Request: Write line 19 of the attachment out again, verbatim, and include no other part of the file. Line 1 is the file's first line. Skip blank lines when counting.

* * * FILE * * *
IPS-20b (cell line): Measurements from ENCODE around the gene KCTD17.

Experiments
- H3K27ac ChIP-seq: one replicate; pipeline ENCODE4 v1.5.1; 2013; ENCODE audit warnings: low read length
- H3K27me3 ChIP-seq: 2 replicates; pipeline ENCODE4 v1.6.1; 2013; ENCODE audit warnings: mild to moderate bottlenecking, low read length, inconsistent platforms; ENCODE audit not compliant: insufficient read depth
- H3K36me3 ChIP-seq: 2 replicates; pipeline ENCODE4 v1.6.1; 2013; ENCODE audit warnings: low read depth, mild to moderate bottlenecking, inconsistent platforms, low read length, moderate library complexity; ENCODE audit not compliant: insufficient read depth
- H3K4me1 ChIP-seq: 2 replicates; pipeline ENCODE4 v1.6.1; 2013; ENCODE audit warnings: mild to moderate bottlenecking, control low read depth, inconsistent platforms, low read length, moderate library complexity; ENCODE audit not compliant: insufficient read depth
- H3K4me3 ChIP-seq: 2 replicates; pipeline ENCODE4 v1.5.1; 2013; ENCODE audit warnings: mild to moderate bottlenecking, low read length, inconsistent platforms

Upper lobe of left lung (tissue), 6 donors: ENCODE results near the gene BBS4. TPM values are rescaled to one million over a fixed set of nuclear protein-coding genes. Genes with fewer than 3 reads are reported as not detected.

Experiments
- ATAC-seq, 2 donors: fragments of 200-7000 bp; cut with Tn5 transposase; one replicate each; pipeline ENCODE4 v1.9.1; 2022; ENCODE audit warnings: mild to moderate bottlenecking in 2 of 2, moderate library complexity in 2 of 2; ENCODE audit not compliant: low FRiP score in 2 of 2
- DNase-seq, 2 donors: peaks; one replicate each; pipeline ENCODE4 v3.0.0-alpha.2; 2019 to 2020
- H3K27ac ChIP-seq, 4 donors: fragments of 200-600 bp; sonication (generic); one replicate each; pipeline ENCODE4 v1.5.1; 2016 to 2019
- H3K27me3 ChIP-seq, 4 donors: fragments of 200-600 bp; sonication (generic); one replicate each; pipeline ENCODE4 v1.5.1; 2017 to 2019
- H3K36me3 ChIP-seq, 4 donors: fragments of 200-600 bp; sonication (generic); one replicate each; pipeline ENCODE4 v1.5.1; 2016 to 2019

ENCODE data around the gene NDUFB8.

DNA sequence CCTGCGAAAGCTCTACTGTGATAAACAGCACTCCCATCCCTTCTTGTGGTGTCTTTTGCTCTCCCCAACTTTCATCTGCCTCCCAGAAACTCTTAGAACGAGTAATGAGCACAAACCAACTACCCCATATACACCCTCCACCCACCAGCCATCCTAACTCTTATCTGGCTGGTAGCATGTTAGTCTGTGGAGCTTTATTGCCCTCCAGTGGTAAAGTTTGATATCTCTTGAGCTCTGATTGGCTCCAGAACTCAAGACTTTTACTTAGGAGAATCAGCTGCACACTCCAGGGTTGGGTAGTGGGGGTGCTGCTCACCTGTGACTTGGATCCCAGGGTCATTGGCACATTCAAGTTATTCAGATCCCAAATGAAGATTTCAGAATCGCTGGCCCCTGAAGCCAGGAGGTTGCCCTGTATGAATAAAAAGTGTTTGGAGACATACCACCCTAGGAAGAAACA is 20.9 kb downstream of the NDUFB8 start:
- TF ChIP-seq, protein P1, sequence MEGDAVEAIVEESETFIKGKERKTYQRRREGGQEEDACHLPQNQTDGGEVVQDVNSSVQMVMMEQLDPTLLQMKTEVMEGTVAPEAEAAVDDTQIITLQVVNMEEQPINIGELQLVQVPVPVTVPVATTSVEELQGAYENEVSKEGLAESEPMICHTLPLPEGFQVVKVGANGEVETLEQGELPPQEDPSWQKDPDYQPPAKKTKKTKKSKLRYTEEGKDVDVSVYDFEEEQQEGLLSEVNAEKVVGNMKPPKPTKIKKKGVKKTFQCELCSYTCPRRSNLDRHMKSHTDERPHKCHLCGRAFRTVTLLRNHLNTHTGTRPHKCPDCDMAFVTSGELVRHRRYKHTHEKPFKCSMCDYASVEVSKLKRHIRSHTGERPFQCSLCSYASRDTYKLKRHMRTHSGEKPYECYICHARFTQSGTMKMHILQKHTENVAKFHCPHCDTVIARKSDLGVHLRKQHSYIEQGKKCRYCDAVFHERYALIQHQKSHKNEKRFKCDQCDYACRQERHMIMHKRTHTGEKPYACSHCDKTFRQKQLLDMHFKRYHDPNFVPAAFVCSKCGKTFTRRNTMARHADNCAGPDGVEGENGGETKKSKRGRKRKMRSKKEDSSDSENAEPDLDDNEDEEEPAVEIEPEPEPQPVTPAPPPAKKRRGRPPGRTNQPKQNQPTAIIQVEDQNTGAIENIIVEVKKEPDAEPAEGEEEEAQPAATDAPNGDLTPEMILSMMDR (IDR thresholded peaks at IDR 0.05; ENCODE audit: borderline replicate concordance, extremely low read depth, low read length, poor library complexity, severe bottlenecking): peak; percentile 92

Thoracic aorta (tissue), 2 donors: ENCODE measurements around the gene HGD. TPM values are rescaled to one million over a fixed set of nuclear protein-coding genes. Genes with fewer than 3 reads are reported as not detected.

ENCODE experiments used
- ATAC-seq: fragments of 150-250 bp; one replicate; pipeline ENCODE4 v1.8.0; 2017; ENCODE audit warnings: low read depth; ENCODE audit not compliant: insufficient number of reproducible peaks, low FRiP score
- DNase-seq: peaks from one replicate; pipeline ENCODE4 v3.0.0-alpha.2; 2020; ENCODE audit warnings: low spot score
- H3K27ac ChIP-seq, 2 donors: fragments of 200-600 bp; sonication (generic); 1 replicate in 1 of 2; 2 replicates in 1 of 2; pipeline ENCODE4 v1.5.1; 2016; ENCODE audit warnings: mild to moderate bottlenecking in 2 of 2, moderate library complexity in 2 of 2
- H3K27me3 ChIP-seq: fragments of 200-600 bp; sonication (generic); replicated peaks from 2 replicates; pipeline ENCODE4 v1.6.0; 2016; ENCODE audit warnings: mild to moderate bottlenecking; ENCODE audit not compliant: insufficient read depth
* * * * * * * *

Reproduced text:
ENCODE experiments used